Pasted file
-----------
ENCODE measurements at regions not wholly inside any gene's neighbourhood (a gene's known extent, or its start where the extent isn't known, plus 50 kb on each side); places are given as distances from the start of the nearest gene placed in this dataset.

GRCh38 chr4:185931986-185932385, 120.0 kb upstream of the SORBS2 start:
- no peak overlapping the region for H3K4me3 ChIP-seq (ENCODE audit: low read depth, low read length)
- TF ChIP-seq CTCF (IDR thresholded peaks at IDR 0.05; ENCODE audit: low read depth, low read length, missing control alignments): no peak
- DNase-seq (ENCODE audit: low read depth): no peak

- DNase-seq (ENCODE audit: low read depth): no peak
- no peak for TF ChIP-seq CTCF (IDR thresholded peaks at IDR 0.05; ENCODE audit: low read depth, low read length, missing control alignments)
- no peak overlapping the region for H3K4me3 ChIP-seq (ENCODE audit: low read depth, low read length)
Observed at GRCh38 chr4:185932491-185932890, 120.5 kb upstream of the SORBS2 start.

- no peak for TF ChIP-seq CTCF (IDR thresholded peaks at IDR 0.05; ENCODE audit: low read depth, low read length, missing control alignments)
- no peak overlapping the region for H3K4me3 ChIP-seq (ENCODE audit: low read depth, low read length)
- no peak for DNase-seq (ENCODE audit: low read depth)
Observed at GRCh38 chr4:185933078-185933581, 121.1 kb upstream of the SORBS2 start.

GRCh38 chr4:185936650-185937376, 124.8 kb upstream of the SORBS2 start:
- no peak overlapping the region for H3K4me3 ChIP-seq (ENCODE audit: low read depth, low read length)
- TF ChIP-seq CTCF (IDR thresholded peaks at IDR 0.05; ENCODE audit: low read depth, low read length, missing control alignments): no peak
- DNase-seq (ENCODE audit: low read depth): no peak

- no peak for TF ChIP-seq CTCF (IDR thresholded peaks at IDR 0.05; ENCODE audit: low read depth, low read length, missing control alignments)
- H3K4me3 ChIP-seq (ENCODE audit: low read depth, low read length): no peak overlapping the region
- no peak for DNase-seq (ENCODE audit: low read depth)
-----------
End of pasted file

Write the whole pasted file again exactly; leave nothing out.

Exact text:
ENCODE measurements at regions not wholly inside any gene's neighbourhood (a gene's known extent, or its start where the extent isn't known, plus 50 kb on each side); places are given as distances from the start of the nearest gene placed in this dataset.

GRCh38 chr4:185931986-185932385, 120.0 kb upstream of the SORBS2 start:
- no peak overlapping the region for H3K4me3 ChIP-seq (ENCODE audit: low read depth, low read length)
- TF ChIP-seq CTCF (IDR thresholded peaks at IDR 0.05; ENCODE audit: low read depth, low read length, missing control alignments): no peak
- DNase-seq (ENCODE audit: low read depth): no peak

- DNase-seq (ENCODE audit: low read depth): no peak
- no peak for TF ChIP-seq CTCF (IDR thresholded peaks at IDR 0.05; ENCODE audit: low read depth, low read length, missing control alignments)
- no peak overlapping the region for H3K4me3 ChIP-seq (ENCODE audit: low read depth, low read length)
Observed at GRCh38 chr4:185932491-185932890, 120.5 kb upstream of the SORBS2 start.

- no peak for TF ChIP-seq CTCF (IDR thresholded peaks at IDR 0.05; ENCODE audit: low read depth, low read length, missing control alignments)
- no peak overlapping the region for H3K4me3 ChIP-seq (ENCODE audit: low read depth, low read length)
- no peak for DNase-seq (ENCODE audit: low read depth)
Observed at GRCh38 chr4:185933078-185933581, 121.1 kb upstream of the SORBS2 start.

GRCh38 chr4:185936650-185937376, 124.8 kb upstream of the SORBS2 start:
- no peak overlapping the region for H3K4me3 ChIP-seq (ENCODE audit: low read depth, low read length)
- TF ChIP-seq CTCF (IDR thresholded peaks at IDR 0.05; ENCODE audit: low read depth, low read length, missing control alignments): no peak
- DNase-seq (ENCODE audit: low read depth): no peak

- no peak for TF ChIP-seq CTCF (IDR thresholded peaks at IDR 0.05; ENCODE audit: low read depth, low read length, missing control alignments)
- H3K4me3 ChIP-seq (ENCODE audit: low read depth, low read length): no peak overlapping the region
- no peak for DNase-seq (ENCODE audit: low read depth)